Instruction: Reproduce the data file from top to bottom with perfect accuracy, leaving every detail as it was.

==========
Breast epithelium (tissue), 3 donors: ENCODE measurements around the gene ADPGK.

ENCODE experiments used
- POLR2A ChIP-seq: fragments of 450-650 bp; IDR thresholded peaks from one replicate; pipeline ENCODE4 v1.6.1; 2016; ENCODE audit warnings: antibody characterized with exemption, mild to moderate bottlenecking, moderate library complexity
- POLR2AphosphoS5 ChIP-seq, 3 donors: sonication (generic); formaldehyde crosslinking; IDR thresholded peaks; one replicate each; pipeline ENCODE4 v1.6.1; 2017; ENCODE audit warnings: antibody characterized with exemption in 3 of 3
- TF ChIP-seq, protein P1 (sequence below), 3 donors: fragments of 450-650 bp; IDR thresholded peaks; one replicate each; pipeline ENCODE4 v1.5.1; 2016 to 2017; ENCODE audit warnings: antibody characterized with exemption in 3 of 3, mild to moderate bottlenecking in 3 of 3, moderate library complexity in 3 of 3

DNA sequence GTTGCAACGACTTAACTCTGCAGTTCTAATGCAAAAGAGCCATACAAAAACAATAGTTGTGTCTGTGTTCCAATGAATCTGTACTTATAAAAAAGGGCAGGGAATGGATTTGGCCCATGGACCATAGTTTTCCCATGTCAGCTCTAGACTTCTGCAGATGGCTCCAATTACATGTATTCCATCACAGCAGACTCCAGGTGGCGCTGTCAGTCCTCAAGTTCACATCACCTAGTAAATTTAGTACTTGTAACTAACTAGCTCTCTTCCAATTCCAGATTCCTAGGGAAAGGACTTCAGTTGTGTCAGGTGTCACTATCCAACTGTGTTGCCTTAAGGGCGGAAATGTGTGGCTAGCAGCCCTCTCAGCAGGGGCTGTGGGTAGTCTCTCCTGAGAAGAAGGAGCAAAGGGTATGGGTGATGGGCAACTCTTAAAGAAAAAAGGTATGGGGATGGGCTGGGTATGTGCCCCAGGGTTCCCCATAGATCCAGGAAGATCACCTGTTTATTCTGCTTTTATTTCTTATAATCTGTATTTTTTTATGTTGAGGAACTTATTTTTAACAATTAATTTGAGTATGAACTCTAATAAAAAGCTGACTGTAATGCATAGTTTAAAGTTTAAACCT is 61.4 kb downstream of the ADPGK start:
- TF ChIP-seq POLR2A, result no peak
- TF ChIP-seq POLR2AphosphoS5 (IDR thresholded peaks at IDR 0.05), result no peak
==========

Breast epithelium (tissue), 3 donors: ENCODE measurements around the gene ADPGK.

ENCODE experiments used
- POLR2A ChIP-seq: fragments of 450-650 bp; IDR thresholded peaks from one replicate; pipeline ENCODE4 v1.6.1; 2016; ENCODE audit warnings: antibody characterized with exemption, mild to moderate bottlenecking, moderate library complexity
- POLR2AphosphoS5 ChIP-seq, 3 donors: sonication (generic); formaldehyde crosslinking; IDR thresholded peaks; one replicate each; pipeline ENCODE4 v1.6.1; 2017; ENCODE audit warnings: antibody characterized with exemption in 3 of 3
- TF ChIP-seq, protein P1 (sequence below), 3 donors: fragments of 450-650 bp; IDR thresholded peaks; one replicate each; pipeline ENCODE4 v1.5.1; 2016 to 2017; ENCODE audit warnings: antibody characterized with exemption in 3 of 3, mild to moderate bottlenecking in 3 of 3, moderate library complexity in 3 of 3

DNA sequence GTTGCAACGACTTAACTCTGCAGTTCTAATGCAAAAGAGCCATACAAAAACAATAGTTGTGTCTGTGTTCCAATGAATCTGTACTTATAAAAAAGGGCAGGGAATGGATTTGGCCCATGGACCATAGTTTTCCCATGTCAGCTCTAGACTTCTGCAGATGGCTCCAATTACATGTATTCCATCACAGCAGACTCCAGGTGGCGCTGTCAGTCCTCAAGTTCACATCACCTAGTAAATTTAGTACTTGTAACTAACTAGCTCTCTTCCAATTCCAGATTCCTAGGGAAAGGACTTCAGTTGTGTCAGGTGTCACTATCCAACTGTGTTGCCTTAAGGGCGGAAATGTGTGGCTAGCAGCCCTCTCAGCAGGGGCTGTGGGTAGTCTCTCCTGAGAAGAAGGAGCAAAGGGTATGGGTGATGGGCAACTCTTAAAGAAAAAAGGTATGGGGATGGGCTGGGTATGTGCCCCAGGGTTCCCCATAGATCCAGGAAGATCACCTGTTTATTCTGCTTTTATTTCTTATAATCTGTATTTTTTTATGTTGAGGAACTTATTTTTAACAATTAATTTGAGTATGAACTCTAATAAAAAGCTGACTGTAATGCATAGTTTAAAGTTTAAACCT is 61.4 kb downstream of the ADPGK start:
- TF ChIP-seq POLR2A, result no peak
- TF ChIP-seq POLR2AphosphoS5 (IDR thresholded peaks at IDR 0.05), result no peak